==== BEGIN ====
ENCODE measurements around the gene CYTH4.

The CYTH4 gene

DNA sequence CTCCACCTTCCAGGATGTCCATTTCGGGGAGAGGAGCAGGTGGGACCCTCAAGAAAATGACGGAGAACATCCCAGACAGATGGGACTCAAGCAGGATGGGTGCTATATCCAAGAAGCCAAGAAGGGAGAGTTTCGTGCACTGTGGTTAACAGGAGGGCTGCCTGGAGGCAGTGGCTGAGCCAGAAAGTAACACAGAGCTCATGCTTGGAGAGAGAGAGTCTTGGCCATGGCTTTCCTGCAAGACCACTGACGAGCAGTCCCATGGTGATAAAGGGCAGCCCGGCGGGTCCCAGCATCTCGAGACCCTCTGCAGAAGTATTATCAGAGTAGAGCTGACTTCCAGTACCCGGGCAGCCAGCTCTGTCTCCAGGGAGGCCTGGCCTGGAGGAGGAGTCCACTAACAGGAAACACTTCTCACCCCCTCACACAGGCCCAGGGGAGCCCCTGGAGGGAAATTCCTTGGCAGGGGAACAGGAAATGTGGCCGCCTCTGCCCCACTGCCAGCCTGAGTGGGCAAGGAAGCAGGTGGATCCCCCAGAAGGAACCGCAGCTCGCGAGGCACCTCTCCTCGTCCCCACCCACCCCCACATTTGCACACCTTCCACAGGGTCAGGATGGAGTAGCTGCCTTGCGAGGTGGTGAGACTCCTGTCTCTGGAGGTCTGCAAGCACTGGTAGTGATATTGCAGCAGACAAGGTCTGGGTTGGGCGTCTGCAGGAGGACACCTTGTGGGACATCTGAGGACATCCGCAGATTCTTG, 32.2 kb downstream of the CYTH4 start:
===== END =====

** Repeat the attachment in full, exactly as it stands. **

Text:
ENCODE measurements around the gene CYTH4.

The CYTH4 gene

DNA sequence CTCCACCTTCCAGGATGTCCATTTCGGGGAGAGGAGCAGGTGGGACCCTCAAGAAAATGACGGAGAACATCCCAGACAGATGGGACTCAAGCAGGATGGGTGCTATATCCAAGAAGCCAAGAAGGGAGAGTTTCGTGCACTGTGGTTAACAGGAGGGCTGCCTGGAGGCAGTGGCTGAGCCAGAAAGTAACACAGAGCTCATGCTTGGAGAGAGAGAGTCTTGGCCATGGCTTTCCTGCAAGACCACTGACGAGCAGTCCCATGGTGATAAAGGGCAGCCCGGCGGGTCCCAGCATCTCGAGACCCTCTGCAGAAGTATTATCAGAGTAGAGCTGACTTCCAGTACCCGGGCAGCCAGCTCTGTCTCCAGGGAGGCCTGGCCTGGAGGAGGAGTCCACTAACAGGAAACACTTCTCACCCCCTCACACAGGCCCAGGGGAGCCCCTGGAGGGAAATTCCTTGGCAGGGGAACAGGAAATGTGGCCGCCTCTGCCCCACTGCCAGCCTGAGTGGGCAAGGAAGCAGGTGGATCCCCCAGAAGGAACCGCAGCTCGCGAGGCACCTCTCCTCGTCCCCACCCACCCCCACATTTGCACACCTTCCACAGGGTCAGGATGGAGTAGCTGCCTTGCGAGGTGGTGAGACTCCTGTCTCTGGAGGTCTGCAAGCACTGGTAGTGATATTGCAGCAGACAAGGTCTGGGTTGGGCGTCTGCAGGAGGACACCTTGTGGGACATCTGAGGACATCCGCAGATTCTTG, 32.2 kb downstream of the CYTH4 start: